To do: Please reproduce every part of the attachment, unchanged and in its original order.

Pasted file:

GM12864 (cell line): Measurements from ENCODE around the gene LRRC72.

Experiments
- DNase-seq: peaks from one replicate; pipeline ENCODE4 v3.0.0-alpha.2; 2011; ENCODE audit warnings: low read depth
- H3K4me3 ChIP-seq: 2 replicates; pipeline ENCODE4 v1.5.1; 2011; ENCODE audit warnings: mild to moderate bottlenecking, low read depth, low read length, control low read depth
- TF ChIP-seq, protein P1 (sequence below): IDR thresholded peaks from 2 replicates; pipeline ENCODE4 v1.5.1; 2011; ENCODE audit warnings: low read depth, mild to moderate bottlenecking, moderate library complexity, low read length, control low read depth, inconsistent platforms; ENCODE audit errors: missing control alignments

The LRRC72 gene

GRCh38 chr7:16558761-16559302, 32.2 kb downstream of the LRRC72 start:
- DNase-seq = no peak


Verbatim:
GM12864 (cell line): Measurements from ENCODE around the gene LRRC72.

Experiments
- DNase-seq: peaks from one replicate; pipeline ENCODE4 v3.0.0-alpha.2; 2011; ENCODE audit warnings: low read depth
- H3K4me3 ChIP-seq: 2 replicates; pipeline ENCODE4 v1.5.1; 2011; ENCODE audit warnings: mild to moderate bottlenecking, low read depth, low read length, control low read depth
- TF ChIP-seq, protein P1 (sequence below): IDR thresholded peaks from 2 replicates; pipeline ENCODE4 v1.5.1; 2011; ENCODE audit warnings: low read depth, mild to moderate bottlenecking, moderate library complexity, low read length, control low read depth, inconsistent platforms; ENCODE audit errors: missing control alignments

The LRRC72 gene

GRCh38 chr7:16558761-16559302, 32.2 kb downstream of the LRRC72 start:
- DNase-seq = no peak